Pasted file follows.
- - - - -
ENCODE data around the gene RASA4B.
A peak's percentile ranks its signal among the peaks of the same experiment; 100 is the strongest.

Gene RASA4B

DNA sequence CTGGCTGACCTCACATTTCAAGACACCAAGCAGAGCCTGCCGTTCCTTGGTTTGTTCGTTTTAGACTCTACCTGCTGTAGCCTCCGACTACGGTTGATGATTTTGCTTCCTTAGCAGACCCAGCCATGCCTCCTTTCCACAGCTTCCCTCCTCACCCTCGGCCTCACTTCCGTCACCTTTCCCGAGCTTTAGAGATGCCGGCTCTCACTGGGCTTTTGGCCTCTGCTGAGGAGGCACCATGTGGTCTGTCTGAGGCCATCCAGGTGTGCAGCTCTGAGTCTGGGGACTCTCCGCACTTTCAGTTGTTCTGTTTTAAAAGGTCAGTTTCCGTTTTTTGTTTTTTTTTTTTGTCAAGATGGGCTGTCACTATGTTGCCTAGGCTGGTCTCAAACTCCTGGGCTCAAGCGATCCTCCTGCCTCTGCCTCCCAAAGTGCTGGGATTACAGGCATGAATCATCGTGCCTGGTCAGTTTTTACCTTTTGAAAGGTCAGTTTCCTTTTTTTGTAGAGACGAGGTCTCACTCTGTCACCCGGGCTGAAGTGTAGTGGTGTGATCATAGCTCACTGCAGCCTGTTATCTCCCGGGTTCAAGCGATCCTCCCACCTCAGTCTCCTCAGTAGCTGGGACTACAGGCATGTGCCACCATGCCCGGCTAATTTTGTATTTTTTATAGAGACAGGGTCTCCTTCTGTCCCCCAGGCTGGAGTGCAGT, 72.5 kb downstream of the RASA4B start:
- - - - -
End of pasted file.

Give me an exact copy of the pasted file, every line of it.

ENCODE data around the gene RASA4B.
A peak's percentile ranks its signal among the peaks of the same experiment; 100 is the strongest.

Gene RASA4B

DNA sequence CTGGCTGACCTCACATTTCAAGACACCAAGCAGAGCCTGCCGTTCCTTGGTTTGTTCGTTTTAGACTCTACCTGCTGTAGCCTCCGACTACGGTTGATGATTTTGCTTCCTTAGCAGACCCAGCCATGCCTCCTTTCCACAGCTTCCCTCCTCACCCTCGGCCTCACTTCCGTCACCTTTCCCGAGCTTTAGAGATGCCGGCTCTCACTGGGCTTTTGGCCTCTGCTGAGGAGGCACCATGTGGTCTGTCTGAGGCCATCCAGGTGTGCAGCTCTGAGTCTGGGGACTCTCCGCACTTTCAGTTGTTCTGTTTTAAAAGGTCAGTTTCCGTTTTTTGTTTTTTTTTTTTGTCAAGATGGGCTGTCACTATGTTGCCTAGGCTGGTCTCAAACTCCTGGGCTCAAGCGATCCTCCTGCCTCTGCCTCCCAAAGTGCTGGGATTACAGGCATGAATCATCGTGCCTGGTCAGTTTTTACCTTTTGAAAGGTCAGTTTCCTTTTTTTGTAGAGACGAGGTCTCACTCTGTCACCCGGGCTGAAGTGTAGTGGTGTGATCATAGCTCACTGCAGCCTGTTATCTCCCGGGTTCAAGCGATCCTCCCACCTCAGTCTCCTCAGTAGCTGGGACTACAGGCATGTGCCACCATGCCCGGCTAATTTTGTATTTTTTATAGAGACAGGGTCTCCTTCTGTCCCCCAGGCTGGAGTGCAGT, 72.5 kb downstream of the RASA4B start: